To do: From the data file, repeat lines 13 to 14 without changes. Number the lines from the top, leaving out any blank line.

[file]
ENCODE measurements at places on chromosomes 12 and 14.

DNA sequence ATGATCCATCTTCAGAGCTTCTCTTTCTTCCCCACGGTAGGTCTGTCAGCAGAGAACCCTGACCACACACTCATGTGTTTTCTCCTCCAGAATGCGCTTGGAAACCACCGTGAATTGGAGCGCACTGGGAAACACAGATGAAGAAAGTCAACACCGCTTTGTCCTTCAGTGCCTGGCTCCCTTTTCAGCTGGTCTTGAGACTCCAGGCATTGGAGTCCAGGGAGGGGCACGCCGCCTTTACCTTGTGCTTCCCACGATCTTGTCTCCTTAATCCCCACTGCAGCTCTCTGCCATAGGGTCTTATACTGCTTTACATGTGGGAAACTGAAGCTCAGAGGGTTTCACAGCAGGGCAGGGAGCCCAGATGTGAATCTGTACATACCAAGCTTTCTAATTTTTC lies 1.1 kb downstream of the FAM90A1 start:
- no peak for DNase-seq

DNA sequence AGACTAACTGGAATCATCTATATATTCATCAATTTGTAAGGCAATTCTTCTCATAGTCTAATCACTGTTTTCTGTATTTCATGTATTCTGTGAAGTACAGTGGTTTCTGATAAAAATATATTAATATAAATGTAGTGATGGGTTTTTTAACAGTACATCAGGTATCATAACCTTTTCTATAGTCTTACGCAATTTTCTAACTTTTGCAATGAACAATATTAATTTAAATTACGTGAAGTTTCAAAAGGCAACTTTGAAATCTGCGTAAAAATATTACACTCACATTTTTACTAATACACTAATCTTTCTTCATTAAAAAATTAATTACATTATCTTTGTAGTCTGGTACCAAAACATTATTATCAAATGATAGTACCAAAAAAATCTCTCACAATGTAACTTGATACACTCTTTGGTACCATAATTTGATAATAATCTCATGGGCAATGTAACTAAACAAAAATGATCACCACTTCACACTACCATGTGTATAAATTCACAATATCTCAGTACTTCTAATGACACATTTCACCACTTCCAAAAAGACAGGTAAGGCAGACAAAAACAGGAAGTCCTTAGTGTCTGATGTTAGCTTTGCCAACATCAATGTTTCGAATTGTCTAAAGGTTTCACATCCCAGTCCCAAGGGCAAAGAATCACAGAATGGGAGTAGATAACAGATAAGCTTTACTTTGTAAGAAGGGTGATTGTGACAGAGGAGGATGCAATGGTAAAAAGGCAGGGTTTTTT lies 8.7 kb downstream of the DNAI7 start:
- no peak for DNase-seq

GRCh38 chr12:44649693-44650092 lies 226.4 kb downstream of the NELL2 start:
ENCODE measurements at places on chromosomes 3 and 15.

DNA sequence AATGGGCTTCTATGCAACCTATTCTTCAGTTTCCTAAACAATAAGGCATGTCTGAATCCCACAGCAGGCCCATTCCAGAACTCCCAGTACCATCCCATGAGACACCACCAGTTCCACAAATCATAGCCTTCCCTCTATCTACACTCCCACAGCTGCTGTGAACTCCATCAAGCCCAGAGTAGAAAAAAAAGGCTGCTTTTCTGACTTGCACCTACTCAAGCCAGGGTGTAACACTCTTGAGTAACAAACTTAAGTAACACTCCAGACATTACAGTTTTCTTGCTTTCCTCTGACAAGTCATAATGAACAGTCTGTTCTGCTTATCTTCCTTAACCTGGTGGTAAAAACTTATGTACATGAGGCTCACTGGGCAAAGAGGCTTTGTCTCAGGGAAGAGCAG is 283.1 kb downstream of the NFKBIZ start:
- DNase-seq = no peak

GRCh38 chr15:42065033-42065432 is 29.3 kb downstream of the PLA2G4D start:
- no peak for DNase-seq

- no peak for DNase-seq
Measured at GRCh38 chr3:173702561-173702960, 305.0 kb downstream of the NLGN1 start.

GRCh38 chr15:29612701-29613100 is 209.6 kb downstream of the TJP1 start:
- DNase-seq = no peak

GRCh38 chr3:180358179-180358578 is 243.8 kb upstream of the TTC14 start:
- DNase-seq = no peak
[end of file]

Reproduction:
Measured at GRCh38 chr3:173702561-173702960, 305.0 kb downstream of the NLGN1 start.

GRCh38 chr15:29612701-29613100 is 209.6 kb downstream of the TJP1 start: